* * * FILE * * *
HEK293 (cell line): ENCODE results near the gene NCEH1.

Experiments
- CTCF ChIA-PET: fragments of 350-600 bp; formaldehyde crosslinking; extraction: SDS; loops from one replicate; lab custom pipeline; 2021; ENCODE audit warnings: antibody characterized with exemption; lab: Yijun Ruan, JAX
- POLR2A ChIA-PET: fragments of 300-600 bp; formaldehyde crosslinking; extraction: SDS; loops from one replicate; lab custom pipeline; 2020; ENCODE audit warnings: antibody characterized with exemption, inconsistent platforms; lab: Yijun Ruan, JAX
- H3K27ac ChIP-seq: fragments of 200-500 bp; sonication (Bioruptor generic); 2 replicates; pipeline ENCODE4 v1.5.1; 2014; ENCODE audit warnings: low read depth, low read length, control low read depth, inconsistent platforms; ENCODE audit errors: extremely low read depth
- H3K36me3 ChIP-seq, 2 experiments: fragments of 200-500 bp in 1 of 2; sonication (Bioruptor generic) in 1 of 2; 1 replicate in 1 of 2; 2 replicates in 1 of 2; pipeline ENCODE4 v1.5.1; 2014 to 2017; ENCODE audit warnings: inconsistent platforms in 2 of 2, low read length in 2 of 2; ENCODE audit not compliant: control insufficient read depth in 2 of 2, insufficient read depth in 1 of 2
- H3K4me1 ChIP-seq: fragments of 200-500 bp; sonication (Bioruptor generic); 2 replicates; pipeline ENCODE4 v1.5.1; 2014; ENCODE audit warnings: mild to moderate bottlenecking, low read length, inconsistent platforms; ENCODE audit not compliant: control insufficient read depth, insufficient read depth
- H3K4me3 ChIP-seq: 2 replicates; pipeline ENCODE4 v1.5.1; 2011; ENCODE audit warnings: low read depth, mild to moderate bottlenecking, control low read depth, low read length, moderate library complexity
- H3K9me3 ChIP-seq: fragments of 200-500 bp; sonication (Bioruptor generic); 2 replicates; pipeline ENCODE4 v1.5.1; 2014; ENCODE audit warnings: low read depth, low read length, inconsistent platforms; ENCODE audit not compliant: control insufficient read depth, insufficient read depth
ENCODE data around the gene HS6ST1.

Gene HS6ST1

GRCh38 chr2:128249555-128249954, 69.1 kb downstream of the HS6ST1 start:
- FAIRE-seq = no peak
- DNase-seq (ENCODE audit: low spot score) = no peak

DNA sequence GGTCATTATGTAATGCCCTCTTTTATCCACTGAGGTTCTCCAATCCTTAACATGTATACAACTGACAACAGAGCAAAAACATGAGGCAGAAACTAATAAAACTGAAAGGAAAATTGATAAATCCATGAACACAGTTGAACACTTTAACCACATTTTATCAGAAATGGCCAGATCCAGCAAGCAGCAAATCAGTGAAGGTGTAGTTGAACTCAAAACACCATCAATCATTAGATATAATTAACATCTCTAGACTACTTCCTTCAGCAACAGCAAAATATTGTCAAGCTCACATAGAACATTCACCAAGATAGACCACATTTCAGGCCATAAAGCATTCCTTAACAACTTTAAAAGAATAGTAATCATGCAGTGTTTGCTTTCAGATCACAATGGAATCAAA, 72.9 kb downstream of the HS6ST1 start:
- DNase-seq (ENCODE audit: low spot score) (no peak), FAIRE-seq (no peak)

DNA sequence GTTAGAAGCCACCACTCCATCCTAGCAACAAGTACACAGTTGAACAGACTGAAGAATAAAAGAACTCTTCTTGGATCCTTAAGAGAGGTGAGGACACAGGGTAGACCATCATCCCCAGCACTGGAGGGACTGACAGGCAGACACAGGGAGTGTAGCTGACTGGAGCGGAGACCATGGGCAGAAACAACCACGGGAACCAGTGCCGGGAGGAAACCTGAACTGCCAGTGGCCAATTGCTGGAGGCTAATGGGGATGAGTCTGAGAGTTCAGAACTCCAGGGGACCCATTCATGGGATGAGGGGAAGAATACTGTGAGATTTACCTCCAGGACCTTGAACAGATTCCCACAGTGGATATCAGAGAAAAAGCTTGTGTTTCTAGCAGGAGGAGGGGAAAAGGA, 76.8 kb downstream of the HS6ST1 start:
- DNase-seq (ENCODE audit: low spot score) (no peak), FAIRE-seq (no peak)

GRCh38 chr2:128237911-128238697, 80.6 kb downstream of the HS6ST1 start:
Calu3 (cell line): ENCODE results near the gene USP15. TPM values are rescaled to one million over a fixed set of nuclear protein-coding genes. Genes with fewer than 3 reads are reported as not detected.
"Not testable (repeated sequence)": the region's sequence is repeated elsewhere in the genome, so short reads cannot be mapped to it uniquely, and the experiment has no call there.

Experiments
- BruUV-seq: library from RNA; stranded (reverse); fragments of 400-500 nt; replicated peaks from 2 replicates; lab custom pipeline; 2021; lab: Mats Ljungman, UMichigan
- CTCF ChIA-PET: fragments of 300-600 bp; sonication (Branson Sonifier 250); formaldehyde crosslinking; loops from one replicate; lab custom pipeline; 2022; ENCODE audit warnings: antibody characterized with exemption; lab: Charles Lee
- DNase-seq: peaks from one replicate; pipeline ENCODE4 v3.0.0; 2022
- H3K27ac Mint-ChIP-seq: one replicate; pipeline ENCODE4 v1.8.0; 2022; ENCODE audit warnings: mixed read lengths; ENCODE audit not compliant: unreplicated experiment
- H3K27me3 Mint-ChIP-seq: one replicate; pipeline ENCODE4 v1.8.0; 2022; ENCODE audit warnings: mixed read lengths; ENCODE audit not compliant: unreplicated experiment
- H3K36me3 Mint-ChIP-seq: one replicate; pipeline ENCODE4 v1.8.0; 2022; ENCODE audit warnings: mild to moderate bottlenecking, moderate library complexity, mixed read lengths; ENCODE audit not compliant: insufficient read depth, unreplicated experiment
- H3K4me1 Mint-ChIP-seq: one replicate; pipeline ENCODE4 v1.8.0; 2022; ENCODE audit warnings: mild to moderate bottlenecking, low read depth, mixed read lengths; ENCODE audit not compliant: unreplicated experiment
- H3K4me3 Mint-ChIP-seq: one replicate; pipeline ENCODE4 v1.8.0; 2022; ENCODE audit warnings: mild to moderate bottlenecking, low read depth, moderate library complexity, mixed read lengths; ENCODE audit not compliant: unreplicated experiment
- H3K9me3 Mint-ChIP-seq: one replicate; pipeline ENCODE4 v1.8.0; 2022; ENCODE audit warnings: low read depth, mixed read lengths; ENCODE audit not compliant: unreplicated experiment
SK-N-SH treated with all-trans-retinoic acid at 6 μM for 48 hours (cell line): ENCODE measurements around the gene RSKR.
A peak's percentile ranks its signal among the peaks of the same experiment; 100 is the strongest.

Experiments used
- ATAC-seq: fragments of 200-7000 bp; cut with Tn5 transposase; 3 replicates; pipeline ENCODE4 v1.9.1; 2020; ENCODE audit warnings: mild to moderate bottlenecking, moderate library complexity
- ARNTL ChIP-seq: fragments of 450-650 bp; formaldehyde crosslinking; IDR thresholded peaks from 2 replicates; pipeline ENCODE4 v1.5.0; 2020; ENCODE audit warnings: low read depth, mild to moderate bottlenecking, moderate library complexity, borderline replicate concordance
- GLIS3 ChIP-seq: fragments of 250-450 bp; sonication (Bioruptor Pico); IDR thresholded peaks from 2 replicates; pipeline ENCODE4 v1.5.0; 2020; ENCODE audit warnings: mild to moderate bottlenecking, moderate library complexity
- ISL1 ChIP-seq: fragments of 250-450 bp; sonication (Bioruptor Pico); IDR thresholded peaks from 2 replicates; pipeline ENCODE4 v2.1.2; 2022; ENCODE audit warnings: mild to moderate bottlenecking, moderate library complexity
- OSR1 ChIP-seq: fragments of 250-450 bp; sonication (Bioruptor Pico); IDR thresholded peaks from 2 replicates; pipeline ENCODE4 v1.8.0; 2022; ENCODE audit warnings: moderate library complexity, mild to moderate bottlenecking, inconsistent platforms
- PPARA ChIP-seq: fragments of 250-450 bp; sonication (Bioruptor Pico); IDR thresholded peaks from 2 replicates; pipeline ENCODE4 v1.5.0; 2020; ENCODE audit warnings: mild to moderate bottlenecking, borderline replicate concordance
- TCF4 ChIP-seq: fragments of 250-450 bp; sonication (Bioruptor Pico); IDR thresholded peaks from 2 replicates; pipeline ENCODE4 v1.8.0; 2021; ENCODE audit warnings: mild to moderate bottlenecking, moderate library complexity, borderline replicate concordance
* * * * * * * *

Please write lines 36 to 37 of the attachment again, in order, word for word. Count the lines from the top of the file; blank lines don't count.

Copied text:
- ARNTL ChIP-seq: fragments of 450-650 bp; formaldehyde crosslinking; IDR thresholded peaks from 2 replicates; pipeline ENCODE4 v1.5.0; 2020; ENCODE audit warnings: low read depth, mild to moderate bottlenecking, moderate library complexity, borderline replicate concordance
- GLIS3 ChIP-seq: fragments of 250-450 bp; sonication (Bioruptor Pico); IDR thresholded peaks from 2 replicates; pipeline ENCODE4 v1.5.0; 2020; ENCODE audit warnings: mild to moderate bottlenecking, moderate library complexity